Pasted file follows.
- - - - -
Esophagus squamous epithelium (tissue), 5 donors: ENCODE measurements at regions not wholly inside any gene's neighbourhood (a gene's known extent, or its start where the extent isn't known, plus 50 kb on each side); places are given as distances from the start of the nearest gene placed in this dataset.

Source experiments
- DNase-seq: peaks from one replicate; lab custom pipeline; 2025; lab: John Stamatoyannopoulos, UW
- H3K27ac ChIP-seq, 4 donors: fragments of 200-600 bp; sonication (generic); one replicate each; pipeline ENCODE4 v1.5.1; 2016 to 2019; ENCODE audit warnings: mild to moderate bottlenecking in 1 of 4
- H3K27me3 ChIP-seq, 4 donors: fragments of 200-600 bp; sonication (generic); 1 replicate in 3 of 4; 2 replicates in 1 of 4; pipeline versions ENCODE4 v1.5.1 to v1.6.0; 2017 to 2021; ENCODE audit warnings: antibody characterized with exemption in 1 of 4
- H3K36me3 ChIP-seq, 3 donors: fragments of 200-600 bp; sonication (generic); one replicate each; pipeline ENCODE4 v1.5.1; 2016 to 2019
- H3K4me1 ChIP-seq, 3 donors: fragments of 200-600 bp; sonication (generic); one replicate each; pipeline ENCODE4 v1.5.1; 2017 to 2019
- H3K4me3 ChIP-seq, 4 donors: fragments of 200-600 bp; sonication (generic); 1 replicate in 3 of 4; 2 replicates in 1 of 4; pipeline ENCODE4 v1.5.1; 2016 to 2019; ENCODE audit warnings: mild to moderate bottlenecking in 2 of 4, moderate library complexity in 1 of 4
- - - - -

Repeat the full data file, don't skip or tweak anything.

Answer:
Esophagus squamous epithelium (tissue), 5 donors: ENCODE measurements at regions not wholly inside any gene's neighbourhood (a gene's known extent, or its start where the extent isn't known, plus 50 kb on each side); places are given as distances from the start of the nearest gene placed in this dataset.

Source experiments
- DNase-seq: peaks from one replicate; lab custom pipeline; 2025; lab: John Stamatoyannopoulos, UW
- H3K27ac ChIP-seq, 4 donors: fragments of 200-600 bp; sonication (generic); one replicate each; pipeline ENCODE4 v1.5.1; 2016 to 2019; ENCODE audit warnings: mild to moderate bottlenecking in 1 of 4
- H3K27me3 ChIP-seq, 4 donors: fragments of 200-600 bp; sonication (generic); 1 replicate in 3 of 4; 2 replicates in 1 of 4; pipeline versions ENCODE4 v1.5.1 to v1.6.0; 2017 to 2021; ENCODE audit warnings: antibody characterized with exemption in 1 of 4
- H3K36me3 ChIP-seq, 3 donors: fragments of 200-600 bp; sonication (generic); one replicate each; pipeline ENCODE4 v1.5.1; 2016 to 2019
- H3K4me1 ChIP-seq, 3 donors: fragments of 200-600 bp; sonication (generic); one replicate each; pipeline ENCODE4 v1.5.1; 2017 to 2019
- H3K4me3 ChIP-seq, 4 donors: fragments of 200-600 bp; sonication (generic); 1 replicate in 3 of 4; 2 replicates in 1 of 4; pipeline ENCODE4 v1.5.1; 2016 to 2019; ENCODE audit warnings: mild to moderate bottlenecking in 2 of 4, moderate library complexity in 1 of 4